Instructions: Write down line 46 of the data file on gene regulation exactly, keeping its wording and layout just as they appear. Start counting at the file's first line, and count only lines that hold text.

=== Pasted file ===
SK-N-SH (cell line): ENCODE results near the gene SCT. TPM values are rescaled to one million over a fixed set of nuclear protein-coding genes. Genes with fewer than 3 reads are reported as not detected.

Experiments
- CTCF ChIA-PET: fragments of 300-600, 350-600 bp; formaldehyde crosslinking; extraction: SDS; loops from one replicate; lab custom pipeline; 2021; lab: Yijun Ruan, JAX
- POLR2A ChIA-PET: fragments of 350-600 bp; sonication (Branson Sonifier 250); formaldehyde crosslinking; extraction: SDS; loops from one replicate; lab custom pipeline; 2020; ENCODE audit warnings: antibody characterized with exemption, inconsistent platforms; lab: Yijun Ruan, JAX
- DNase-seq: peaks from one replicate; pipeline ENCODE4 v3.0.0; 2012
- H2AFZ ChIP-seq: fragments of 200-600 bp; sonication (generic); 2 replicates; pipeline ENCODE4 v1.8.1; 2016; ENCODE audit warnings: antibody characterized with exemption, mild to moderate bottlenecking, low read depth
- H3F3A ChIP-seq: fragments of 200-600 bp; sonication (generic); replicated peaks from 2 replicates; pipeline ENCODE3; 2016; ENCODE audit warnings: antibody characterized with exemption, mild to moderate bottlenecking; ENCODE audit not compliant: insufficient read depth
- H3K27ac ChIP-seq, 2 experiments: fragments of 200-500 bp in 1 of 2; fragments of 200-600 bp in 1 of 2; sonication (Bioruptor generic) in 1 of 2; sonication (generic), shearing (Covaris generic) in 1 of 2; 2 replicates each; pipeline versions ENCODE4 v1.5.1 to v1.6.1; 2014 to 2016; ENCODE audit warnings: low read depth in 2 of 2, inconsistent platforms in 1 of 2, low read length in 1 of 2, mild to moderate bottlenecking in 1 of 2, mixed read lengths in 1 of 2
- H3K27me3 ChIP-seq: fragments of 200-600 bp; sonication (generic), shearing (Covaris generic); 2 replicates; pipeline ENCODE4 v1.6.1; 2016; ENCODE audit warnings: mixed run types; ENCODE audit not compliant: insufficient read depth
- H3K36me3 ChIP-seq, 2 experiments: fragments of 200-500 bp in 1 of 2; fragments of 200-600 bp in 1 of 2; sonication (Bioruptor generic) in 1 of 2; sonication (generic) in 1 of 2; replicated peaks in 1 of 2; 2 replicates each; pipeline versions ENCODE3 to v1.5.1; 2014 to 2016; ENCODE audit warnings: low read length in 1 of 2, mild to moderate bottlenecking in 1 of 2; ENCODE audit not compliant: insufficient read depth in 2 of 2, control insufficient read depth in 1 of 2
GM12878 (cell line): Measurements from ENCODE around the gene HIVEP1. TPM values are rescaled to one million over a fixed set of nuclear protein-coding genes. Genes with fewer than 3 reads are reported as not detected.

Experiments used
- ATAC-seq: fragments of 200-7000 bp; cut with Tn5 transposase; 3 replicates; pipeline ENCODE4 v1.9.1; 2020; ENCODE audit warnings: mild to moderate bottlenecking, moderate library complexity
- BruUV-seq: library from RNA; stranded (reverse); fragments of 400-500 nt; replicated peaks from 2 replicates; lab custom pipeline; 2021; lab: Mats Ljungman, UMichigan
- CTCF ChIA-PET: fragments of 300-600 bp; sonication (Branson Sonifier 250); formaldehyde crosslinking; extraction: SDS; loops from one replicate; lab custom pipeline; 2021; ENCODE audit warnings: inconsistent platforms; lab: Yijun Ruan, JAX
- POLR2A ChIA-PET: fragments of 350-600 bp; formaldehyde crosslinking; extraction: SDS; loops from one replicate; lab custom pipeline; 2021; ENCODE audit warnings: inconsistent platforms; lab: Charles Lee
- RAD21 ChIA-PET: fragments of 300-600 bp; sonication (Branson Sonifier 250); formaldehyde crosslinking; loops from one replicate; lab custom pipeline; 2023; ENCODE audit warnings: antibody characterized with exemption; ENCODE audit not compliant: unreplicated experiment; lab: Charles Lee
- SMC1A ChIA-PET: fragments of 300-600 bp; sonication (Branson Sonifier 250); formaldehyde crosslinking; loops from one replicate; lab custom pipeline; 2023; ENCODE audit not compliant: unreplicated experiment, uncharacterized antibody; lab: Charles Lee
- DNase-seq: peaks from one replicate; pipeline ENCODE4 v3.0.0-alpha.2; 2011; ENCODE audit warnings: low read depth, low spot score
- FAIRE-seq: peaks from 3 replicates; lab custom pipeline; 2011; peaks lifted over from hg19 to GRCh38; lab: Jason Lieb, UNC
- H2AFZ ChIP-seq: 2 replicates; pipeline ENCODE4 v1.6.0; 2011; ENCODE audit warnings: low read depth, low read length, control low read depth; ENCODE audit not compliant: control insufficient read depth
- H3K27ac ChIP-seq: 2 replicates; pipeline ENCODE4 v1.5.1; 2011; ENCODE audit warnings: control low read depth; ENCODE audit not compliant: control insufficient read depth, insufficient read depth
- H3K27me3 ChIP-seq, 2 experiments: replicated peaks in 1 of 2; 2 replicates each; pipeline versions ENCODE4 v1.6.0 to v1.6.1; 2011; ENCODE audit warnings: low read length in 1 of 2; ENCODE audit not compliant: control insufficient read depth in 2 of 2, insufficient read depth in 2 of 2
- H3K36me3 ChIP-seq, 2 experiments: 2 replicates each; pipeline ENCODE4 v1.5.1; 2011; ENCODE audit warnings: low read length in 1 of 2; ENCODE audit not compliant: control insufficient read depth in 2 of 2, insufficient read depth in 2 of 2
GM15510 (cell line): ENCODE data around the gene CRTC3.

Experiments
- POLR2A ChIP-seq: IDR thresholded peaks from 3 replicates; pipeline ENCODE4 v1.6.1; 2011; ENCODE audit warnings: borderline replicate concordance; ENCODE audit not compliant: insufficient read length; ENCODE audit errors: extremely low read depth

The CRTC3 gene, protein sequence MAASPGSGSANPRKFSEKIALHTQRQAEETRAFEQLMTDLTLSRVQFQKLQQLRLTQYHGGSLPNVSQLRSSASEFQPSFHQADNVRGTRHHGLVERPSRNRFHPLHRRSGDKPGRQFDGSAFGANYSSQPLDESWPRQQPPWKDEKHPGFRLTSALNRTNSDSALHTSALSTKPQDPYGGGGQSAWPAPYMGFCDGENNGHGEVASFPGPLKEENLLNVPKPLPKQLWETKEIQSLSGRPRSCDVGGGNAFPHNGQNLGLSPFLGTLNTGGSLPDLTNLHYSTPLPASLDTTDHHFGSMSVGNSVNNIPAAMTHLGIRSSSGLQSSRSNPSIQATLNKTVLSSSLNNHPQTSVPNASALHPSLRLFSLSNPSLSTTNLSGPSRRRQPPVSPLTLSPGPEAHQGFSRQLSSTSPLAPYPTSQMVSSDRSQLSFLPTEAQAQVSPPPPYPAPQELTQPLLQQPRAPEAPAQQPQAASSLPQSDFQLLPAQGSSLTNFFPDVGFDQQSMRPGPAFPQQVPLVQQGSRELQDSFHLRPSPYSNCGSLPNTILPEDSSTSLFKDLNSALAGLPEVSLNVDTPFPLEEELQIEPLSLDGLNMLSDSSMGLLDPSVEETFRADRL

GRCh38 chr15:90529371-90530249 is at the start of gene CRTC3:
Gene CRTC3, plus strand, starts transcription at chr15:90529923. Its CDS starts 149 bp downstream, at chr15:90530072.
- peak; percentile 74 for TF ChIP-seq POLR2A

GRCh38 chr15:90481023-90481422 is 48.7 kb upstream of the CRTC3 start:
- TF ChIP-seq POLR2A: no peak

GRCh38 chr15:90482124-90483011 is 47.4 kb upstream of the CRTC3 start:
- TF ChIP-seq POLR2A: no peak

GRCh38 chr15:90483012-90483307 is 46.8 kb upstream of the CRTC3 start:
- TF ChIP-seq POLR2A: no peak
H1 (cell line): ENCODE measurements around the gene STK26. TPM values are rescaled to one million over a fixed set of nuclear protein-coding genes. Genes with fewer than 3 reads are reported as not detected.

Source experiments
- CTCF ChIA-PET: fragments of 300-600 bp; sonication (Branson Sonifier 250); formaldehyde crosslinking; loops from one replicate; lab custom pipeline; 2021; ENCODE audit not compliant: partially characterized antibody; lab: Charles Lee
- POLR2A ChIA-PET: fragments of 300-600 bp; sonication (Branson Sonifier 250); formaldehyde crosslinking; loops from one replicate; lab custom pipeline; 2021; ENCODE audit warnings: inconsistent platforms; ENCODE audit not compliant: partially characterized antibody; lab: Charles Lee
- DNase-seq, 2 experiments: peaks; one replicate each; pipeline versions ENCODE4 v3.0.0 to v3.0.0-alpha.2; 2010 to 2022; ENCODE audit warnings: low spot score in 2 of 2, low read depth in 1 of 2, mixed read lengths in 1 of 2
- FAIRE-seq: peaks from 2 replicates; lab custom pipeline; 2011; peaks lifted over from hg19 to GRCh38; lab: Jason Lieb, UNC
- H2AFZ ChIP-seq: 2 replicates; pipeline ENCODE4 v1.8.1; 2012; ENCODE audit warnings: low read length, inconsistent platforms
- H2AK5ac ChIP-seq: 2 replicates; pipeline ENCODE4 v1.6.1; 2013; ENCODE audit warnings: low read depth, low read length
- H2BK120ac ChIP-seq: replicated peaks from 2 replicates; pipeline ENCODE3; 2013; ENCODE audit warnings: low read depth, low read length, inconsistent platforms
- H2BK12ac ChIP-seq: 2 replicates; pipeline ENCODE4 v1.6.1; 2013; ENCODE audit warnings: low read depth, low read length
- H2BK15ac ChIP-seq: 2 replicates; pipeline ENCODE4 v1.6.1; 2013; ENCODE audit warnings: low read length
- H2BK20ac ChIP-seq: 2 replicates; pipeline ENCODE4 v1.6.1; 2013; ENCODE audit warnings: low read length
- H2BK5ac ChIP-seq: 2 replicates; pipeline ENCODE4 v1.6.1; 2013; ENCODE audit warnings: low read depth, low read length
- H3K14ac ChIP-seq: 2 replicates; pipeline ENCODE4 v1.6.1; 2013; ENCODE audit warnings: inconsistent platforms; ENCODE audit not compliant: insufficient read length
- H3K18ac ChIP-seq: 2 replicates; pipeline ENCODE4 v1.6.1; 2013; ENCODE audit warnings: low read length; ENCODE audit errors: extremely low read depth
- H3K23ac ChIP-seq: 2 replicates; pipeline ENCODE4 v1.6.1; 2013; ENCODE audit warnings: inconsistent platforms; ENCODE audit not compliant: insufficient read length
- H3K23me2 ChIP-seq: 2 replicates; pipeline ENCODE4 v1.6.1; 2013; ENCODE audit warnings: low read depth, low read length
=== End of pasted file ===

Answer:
- H2BK120ac ChIP-seq: replicated peaks from 2 replicates; pipeline ENCODE3; 2013; ENCODE audit warnings: low read depth, low read length, inconsistent platforms